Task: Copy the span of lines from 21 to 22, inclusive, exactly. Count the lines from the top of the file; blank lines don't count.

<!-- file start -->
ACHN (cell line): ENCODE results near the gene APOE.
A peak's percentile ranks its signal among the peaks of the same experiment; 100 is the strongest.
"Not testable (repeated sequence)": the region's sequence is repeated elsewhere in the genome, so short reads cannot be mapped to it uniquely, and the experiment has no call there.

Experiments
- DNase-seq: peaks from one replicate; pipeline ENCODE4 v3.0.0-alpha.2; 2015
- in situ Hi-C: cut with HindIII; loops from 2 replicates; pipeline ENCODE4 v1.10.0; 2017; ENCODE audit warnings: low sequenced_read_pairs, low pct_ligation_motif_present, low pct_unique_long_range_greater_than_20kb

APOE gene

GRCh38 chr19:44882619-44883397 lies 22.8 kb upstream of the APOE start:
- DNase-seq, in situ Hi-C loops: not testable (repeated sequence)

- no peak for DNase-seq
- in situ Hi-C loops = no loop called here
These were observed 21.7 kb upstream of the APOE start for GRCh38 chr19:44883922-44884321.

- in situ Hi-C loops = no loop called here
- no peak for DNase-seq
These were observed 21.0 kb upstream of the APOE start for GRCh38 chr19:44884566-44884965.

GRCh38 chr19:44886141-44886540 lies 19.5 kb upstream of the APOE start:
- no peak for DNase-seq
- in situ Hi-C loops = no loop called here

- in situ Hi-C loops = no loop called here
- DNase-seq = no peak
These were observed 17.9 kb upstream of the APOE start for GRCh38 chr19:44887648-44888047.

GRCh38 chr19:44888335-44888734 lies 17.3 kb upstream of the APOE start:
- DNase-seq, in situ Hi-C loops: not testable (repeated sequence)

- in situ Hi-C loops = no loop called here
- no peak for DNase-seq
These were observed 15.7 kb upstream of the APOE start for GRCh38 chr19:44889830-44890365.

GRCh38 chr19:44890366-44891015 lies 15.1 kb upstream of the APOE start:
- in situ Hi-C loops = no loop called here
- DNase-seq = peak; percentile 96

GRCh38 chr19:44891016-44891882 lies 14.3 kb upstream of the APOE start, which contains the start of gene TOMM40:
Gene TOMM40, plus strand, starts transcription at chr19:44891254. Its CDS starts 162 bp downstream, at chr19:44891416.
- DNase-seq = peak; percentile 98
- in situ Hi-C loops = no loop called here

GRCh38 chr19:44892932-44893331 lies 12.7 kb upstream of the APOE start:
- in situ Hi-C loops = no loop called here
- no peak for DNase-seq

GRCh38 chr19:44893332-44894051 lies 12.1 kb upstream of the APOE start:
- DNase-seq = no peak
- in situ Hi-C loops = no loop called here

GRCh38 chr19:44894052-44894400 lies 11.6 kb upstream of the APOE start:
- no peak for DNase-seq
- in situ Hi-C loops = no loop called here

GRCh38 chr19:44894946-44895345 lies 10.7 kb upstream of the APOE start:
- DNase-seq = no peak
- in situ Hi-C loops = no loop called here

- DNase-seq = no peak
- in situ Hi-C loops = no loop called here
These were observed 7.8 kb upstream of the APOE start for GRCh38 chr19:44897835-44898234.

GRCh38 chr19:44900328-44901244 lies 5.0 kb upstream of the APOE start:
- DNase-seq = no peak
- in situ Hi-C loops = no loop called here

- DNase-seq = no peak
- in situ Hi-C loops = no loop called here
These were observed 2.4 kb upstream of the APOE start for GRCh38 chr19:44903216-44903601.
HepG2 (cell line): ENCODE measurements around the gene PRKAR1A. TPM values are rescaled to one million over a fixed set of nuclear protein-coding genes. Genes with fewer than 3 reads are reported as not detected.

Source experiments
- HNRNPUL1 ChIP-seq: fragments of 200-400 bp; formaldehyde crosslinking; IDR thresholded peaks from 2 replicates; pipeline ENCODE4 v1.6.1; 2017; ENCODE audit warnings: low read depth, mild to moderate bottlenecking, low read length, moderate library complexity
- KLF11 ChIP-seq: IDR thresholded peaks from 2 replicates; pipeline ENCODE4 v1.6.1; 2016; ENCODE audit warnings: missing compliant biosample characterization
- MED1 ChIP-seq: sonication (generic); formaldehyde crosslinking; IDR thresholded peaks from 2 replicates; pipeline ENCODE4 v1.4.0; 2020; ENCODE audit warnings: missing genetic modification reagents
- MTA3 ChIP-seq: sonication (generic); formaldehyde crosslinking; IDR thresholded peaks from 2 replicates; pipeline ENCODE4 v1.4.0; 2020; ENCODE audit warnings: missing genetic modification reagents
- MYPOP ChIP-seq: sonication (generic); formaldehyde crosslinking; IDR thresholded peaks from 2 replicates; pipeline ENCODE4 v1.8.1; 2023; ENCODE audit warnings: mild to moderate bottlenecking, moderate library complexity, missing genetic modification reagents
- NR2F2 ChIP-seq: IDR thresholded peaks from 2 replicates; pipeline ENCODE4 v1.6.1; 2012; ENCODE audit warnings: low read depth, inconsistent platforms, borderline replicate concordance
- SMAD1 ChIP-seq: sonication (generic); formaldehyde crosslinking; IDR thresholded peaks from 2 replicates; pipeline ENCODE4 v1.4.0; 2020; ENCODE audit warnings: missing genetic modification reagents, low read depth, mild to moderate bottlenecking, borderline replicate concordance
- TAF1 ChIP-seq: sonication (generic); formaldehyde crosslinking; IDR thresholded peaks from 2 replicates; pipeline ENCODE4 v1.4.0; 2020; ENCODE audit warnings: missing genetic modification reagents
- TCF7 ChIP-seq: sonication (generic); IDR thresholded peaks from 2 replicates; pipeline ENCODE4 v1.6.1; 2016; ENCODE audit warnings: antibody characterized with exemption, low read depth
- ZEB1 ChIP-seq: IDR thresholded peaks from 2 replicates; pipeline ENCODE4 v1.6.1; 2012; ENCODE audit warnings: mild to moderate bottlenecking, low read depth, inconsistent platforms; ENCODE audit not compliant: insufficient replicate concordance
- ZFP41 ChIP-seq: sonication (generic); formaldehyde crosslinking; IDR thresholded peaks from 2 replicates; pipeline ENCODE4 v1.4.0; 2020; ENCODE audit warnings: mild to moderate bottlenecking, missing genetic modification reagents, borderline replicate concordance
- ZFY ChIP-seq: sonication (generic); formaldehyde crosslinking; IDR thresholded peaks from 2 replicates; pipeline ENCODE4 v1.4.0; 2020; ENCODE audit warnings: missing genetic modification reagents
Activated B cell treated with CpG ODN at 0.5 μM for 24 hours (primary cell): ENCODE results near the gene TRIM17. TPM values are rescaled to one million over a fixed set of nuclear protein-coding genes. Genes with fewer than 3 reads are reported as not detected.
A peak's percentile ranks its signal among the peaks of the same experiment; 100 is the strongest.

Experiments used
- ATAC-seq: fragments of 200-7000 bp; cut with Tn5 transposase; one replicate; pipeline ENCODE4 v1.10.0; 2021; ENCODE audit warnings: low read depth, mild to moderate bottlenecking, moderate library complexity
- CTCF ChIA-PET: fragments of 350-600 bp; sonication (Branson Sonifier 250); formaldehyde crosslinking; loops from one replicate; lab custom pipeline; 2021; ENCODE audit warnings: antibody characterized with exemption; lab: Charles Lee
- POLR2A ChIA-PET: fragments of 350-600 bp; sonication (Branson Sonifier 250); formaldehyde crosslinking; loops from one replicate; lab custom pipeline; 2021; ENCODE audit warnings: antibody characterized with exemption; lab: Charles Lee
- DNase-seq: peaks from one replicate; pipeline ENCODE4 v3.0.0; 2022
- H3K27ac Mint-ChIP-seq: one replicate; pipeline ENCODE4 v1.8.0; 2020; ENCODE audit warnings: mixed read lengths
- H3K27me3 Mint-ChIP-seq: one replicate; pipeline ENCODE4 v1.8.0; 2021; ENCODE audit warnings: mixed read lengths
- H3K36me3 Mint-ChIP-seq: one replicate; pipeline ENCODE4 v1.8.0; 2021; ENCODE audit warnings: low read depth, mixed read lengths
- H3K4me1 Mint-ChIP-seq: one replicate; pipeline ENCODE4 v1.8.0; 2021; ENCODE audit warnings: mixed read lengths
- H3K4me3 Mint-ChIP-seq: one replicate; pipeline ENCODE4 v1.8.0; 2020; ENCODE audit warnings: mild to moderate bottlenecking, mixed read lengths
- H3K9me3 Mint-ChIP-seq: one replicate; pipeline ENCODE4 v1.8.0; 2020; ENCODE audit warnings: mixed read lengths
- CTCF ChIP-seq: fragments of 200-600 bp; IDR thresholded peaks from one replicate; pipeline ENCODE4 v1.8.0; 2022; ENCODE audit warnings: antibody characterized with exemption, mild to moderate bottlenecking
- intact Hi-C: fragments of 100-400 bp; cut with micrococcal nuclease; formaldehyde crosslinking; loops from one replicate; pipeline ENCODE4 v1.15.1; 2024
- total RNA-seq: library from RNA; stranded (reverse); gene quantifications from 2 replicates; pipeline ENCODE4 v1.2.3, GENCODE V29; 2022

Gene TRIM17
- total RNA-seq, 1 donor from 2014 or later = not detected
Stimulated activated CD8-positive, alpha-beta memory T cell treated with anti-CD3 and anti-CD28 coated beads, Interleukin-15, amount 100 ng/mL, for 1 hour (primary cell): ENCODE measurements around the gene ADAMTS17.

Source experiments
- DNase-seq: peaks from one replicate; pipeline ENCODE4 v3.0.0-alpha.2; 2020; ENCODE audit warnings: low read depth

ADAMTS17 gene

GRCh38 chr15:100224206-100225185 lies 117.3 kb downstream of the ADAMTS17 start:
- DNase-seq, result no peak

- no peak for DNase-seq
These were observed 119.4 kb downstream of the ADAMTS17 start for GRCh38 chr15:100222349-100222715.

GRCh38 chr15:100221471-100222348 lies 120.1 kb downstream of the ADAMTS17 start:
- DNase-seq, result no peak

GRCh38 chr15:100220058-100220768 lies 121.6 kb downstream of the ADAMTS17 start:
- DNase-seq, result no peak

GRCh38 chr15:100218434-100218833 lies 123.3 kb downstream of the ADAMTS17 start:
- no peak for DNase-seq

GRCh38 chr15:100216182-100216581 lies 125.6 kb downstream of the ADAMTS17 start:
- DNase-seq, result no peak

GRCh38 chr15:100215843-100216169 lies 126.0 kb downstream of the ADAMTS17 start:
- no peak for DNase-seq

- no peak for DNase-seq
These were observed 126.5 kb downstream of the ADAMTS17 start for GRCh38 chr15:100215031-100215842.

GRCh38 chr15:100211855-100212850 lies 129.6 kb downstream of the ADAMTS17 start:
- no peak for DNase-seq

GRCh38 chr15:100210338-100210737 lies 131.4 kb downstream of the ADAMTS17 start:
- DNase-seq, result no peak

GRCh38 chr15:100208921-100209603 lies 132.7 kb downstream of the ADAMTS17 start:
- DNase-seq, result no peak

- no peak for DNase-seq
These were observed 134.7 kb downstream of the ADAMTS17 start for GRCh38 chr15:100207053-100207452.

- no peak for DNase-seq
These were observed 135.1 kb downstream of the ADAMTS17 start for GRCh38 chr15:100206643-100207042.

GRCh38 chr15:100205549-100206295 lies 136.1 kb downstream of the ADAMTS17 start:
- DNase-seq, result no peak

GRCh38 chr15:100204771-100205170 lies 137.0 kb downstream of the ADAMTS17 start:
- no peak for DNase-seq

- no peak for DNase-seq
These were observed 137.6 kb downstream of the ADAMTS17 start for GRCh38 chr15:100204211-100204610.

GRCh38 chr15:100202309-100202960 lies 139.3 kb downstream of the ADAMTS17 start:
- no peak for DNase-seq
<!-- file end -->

These were observed 17.9 kb upstream of the APOE start for GRCh38 chr19:44887648-44888047.

GRCh38 chr19:44888335-44888734 lies 17.3 kb upstream of the APOE start: